Ransomware hackers continue to prove that cybercrime does indeed pay, after another big name multinational firm confirmed it shelled out a multi million dollar ransom following a cyber attack.
Brazil-based JBS SA is the world’s largest meat production company and it recently suffered a ransomware attack that impacted one-fifth of US beef capacity.
Slaughterhouses were briefly closed down in both Australia and the US, after the REvil ransomware operators breached the JBS network, and encrypted some of its North American and Australian IT systems.
At the time JBS notified the White House that the ransom demand came from a criminal organisation likely based in Russia, resulting in the US contacting Russia about the matter.
JBS controls about 20 percent of the slaughtering capacity for US cattle, and the attack impacted the “vast majority” of the company’s beef, pork, poultry and prepared foods plants, prompting concerns over rising meat prices as the US entered its BBQ season.
But weeks after the attack was revealed, media organisations reported that JBS had paid a ransom, which was first reported by the Wall Street Journal.
Shortly after that, JBS itself confirmed that it had indeed paid the criminals millions of dollars.
JBS USA in its statement admitted it had paid an $11m ransom, after the REvil ransomware operation had initially demanded $22.5m.
“JBS USA today confirmed it paid the equivalent of $11 million in ransom in response to the criminal hack against its operations,” it stated. “At the time of payment, the vast majority of the company’s facilities were operational.”
JBS said that it had consulted with internal IT professionals and third-party cybersecurity experts, and then made the decision to mitigate any unforeseen issues related to the attack and ensure no data was exfiltrated.
“This was a very difficult decision to make for our company and for me personally,” said Andre Nogueira, CEO, JBS USA. “However, we felt this decision had to be made to prevent any potential risk for our customers.”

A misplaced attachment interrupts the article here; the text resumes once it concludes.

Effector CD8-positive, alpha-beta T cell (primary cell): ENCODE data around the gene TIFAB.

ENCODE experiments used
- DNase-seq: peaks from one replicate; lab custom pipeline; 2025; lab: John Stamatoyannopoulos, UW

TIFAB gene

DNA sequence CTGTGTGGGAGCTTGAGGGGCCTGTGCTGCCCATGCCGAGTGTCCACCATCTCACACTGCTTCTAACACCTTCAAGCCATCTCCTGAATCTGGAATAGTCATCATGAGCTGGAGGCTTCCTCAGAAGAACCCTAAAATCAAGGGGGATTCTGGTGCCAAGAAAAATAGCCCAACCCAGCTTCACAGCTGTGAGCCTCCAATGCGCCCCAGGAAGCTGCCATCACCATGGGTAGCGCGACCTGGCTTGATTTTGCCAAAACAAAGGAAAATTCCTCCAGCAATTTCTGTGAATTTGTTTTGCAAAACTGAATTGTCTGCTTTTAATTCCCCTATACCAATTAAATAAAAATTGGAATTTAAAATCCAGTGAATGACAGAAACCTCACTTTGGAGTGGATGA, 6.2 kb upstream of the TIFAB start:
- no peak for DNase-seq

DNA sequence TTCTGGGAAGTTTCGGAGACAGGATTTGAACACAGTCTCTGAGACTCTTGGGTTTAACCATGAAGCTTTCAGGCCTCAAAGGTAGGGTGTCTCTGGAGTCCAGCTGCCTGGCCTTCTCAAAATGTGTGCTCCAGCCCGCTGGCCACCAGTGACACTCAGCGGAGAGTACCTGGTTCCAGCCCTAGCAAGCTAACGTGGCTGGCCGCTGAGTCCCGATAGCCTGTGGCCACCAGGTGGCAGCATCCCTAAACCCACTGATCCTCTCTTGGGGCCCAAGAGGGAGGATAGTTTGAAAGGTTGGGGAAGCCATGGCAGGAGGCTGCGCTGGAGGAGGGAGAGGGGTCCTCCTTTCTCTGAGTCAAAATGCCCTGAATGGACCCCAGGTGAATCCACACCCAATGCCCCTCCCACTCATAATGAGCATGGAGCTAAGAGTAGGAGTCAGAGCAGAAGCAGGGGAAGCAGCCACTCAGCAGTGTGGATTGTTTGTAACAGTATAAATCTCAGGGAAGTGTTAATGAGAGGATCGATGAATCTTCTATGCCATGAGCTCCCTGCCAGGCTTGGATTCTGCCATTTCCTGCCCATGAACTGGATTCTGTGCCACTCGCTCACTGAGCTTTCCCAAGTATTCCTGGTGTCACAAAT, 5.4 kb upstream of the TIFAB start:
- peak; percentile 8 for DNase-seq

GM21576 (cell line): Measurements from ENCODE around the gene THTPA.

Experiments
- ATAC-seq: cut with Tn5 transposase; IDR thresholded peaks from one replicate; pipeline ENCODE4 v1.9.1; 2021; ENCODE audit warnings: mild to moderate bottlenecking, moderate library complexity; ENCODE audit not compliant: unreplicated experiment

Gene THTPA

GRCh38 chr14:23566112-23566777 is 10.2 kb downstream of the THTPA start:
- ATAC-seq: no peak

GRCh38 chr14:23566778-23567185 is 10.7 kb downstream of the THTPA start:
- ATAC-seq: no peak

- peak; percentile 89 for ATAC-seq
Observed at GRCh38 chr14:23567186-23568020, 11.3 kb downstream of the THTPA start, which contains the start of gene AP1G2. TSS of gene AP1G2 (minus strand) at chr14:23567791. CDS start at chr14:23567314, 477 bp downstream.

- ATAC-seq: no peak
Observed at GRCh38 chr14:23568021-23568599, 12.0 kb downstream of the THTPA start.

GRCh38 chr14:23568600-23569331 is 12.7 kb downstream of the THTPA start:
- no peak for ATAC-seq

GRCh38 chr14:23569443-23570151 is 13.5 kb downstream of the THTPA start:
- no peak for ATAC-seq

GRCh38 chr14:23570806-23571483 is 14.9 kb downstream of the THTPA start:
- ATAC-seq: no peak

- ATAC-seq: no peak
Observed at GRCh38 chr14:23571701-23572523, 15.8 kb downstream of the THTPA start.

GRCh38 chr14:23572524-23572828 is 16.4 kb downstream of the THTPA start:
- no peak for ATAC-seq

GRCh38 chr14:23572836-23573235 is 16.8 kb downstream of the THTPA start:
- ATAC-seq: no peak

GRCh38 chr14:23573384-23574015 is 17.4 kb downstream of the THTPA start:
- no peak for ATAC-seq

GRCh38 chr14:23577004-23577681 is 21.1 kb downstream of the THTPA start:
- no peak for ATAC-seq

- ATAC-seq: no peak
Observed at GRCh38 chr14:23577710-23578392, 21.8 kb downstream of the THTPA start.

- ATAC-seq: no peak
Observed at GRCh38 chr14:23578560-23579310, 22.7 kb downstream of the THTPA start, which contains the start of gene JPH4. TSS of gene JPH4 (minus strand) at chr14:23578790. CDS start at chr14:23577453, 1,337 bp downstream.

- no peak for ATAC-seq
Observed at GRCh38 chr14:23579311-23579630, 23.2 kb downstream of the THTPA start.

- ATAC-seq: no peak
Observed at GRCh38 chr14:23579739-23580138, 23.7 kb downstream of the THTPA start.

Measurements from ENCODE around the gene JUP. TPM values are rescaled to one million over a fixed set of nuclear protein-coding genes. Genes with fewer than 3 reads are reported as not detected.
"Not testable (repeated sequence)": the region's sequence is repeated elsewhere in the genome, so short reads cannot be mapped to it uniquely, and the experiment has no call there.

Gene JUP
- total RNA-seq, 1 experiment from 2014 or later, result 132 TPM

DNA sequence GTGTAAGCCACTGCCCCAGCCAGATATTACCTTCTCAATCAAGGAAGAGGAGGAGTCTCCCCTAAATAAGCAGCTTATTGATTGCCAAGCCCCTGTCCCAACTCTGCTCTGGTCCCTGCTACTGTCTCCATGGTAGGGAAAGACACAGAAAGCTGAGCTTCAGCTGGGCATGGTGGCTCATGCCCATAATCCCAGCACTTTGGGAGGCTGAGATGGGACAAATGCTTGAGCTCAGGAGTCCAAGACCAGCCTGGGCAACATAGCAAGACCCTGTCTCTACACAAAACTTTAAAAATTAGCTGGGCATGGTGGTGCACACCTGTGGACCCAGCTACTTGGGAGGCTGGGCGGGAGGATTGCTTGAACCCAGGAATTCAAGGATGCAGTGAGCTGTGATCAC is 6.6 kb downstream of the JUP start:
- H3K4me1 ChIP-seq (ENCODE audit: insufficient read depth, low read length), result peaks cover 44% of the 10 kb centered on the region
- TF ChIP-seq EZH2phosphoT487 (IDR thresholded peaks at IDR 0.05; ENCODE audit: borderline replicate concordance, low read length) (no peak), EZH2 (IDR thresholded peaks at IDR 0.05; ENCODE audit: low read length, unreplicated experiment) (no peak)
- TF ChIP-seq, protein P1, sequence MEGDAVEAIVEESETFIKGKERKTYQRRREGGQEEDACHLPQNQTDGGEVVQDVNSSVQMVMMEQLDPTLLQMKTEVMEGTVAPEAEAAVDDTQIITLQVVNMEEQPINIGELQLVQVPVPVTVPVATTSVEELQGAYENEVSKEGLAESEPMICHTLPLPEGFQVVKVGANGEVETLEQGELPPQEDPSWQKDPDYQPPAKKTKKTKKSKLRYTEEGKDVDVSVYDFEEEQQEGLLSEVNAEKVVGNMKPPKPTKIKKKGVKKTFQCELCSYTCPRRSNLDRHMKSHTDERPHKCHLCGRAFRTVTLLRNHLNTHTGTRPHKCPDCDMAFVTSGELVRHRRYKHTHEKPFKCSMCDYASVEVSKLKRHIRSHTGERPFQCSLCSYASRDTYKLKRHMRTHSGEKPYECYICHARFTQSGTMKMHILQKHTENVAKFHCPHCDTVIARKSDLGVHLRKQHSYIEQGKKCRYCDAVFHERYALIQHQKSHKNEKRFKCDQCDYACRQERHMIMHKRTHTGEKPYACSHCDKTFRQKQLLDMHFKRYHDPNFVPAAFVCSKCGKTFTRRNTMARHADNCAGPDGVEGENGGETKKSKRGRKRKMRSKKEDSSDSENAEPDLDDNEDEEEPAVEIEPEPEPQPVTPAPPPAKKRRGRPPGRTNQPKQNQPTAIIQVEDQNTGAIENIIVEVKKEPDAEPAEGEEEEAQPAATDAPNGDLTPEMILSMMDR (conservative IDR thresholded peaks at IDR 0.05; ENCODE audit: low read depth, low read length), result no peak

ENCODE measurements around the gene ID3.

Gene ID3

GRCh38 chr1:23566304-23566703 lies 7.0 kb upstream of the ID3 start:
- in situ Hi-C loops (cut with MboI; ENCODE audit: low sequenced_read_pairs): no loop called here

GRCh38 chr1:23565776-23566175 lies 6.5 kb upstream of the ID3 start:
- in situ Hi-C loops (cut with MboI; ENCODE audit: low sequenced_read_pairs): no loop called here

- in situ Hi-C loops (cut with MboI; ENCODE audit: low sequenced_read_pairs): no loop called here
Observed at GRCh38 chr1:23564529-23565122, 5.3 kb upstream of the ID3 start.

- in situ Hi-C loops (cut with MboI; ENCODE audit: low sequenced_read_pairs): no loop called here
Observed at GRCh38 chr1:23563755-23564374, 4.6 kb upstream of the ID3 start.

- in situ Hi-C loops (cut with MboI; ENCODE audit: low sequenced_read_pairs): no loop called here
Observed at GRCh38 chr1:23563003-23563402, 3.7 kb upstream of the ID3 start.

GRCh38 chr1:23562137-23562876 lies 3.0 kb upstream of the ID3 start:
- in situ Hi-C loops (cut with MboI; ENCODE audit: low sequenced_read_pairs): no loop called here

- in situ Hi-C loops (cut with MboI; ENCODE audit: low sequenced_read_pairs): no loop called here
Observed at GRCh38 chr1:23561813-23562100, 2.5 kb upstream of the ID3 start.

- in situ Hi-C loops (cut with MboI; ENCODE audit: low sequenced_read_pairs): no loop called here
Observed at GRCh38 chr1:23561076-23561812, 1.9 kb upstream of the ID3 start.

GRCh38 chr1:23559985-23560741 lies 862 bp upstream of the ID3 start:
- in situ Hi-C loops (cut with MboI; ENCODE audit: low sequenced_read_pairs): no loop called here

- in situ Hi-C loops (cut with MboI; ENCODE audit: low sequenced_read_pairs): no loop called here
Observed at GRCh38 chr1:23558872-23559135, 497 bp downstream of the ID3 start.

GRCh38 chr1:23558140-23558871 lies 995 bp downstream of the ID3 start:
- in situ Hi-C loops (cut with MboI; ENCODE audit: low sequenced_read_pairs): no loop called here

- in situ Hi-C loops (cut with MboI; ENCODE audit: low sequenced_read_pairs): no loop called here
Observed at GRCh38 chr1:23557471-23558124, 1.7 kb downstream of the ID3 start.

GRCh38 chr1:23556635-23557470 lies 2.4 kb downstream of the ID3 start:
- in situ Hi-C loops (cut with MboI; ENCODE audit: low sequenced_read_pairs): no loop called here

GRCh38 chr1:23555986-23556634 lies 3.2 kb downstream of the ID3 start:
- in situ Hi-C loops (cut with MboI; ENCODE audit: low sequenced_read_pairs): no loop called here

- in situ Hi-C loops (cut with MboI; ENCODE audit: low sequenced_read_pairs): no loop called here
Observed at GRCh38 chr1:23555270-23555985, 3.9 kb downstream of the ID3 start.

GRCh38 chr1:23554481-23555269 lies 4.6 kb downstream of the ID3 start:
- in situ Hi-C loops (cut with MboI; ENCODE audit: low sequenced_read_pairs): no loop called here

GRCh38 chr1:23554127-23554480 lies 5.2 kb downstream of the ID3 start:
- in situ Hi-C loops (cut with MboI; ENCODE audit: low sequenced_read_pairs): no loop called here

JBS confirmed in its statement that it spends more than $200 million annually on IT and employs more than 850 IT professionals globally.
But it pointed out that the FBI had stated this is one of the most specialised and sophisticated cybercriminal groups in the world.
JBS USA said its ability to quickly resolve the issues resulting from the attack was due to its “cybersecurity protocols, redundant systems and encrypted backup servers.”
“JBS USA has maintained constant communications with government officials throughout the incident,” it stated. “Third-party forensic investigations are still ongoing, and no final determinations have been made. Preliminary investigation results confirm that no company, customer or employee data was compromised.”
Like many ransomware groups, REvil makes millions of dollars by hacking organisations, encrypting their files and demanding a ransom, often in the form of a bitcoin payment.
Victims will then gain a decryptor program and a promise not to leak those files to the public.
In March Taiwanese PC giant Acer faced a $50 million ransom demand after it was attacked in a REvil ransomware attack.
In April Apple was also dragged into a ransomware incident after one of its suppliers, Taiwan-based Quanta Computer was hacked. The REvil hacker group reportedly stole and published product blueprints from Apple supplier Quanta and is holding other blueprints under a $50 million ransom
It is not clear at the time of writing in the above cases whether any payment was made.
Unfortunately, some organisations do pay, such as Colonial Pipeline in the United States after it was attacked on 7 May by Russia-based DarkSide, which caused widespread fuel shortages on the US east coast.
Weeks after that attack, the CEO of the firm, Joseph Blount, confirmed that he had authorised a ransom payment of $4.4 million (75 Bitcoin).
But this week the US Department of Justice and the FBI confirmed it had recovered the vast majority of that ransom, after it seized 63.7 bitcoins – currently valued at $2.3 million.
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